Laser: 4 kW factory new laser, 808 nm Diode with lens supplying a 12.5 X 1 mm beam, Robotworx rebuilt Motoman 6 axis robot.
Process: Heat treating and thermal cladding of metal parts primarily for oil and chemical industries and extreme environments.
Tools: LBA-USB-SP620, 50mm CCTV lens, using internal aperture but not tightly closed (estimated at 50%), ND 8 (four ND2, Stackable C-mount filters), photographic camera tripod, table mounted, to place the camera near the target and at an angle to see the beam strike the target. Laser Target: one Poco Graphite PLS-2 Purified Graphite Sample .25" Thick x 2" Width x 2"
Problem: What happens when your company's new laser fails to perform according to specifications and your best customers are waiting weeks for delivery? Does the manufacturer send a field service engineer repeatedly to check for problems? What happens when the manufacturer cannot tell you what is wrong after they finally sent their corporate, factory-level engineers to investigate? Do you demand a full refund if the laser still won't work properly and weeks are passing by? What if you spent a fortune in acquisition, setup, training and labor costs and you thought that you bought the best product available on the market?
Many laser users sympathize with this situation after enduring similar problems with their own lasers. Production line shut-downs, cash-flow disasters, late deliveries, irate customers and irate management are all direct results of having a problem on the production line. It often seems that no one is able to correct the problems quickly or at a reasonable price.
Recently, a manufacturing engineer spoke to Ophir-Spiricon because he could not diagnose the problems with his brand-new, robot-mounted, 4 kW diode laser. The engineer bought the laser to heat-treat metal parts but the laser would not work properly and the laser company did not know why. His power meter readings and his inspection of the scrap products did not show him why his new laser was not working properly. The parts are made for extreme environments found in the chemical and oil industries and after processing, they did not pass the rigorous quality control checks.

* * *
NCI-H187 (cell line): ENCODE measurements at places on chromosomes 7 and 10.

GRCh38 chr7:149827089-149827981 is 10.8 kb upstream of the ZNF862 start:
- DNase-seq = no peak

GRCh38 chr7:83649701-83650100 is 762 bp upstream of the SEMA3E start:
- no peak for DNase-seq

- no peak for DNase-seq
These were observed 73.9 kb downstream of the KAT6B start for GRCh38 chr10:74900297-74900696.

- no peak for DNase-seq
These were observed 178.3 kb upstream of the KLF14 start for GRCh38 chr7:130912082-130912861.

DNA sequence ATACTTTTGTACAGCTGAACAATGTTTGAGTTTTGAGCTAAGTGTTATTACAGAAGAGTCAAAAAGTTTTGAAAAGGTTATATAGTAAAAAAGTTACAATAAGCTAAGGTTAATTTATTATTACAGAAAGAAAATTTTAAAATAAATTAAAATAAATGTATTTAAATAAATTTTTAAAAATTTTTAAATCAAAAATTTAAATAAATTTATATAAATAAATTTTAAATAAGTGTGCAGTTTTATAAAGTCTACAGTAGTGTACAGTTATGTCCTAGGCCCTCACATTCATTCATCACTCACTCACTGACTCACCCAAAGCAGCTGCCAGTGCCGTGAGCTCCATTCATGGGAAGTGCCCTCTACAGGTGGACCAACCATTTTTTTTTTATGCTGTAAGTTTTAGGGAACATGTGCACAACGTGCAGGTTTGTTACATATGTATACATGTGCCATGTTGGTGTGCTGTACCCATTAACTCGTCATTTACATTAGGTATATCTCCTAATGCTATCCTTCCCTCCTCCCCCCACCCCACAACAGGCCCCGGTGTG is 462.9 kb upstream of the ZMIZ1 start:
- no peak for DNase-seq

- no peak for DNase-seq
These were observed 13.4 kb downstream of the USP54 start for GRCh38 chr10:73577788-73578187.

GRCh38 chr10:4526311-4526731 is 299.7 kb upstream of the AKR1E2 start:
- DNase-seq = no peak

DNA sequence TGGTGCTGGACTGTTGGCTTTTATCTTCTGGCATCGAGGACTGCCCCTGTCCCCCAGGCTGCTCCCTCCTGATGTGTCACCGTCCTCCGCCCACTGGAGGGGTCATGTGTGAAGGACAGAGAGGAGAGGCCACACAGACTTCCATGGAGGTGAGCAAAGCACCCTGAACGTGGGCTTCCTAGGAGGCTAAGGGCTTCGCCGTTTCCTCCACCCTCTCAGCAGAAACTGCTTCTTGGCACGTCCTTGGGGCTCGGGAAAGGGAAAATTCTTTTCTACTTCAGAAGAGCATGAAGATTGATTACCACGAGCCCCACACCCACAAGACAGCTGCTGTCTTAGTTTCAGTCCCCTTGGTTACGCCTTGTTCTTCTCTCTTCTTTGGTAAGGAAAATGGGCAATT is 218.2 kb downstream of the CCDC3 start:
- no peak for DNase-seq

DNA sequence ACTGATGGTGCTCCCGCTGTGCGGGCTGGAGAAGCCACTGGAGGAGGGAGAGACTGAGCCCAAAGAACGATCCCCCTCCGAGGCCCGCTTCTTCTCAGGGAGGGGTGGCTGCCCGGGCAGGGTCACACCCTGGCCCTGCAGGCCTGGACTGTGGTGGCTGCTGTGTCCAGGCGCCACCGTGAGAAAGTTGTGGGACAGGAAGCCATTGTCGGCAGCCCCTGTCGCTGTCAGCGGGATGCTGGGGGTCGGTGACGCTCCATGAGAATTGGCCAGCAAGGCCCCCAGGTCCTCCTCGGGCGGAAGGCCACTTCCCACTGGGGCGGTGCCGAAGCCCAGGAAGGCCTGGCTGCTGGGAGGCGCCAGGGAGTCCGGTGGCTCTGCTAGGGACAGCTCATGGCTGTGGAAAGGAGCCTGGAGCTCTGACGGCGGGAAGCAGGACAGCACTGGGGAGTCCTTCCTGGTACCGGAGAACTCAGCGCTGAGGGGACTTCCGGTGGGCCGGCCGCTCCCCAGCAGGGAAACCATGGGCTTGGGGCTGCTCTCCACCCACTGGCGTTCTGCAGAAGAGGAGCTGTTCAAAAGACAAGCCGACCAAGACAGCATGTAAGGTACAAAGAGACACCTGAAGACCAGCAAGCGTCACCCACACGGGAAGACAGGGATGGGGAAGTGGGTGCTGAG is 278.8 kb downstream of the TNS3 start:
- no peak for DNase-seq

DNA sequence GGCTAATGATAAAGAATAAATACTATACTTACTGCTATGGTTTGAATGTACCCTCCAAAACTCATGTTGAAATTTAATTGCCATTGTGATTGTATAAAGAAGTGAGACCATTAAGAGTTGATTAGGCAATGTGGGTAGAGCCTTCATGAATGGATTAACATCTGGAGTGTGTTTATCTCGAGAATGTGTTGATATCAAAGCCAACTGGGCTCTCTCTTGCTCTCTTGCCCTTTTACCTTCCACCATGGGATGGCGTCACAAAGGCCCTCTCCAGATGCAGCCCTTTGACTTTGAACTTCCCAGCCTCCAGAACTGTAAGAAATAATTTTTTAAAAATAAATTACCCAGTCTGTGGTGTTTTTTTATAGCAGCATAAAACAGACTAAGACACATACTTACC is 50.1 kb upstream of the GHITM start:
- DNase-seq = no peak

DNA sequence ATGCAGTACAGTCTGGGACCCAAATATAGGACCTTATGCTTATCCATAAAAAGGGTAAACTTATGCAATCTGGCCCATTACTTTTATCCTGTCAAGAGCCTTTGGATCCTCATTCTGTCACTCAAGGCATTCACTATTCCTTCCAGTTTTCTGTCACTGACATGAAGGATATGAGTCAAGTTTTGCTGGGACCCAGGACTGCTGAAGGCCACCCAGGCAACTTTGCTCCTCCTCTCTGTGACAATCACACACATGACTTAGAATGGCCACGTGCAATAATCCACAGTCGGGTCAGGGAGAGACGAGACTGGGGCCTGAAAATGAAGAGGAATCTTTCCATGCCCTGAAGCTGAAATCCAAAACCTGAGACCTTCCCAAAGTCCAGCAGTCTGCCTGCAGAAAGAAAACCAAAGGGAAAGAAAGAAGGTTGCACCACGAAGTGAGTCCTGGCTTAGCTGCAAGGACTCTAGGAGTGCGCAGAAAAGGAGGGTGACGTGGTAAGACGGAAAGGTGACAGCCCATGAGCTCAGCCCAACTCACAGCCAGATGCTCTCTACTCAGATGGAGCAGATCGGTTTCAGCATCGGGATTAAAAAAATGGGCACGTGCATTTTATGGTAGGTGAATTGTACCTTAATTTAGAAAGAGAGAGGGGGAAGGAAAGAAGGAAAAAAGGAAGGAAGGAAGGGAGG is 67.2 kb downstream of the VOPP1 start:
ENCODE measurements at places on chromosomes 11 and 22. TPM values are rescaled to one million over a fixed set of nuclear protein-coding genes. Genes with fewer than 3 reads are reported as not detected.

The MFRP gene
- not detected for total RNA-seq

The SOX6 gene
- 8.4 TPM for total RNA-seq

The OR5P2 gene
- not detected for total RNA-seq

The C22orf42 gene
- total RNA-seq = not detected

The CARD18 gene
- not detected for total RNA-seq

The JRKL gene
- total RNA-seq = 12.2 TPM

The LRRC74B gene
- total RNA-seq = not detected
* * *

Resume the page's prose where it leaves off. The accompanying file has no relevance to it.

The laser company advertisements state that the laser delivers a full-power (4 kW), focused, linear, flat-top beam on the metal parts throughout the duty cycle. The manufacturer-supplied lens should shape the Diode beam into a linear, flat-top beam. The engineer and his technicians suspected that either the laser did not focus properly on the target or the lens did not distribute power correctly on the target surface but all of their checks were inconclusive. The robot did not cause or contribute to the problems and it worked flawlessly throughout the process.
Solution: A visit by an Ophir-Spiricon sales engineer with his LBA-USB-SP620 laser beam diagnostic system found the cause of the faulty laser within a few minutes after setup. The image shown below (see figure one below) captured by the LBA software told the story of the faulty laser.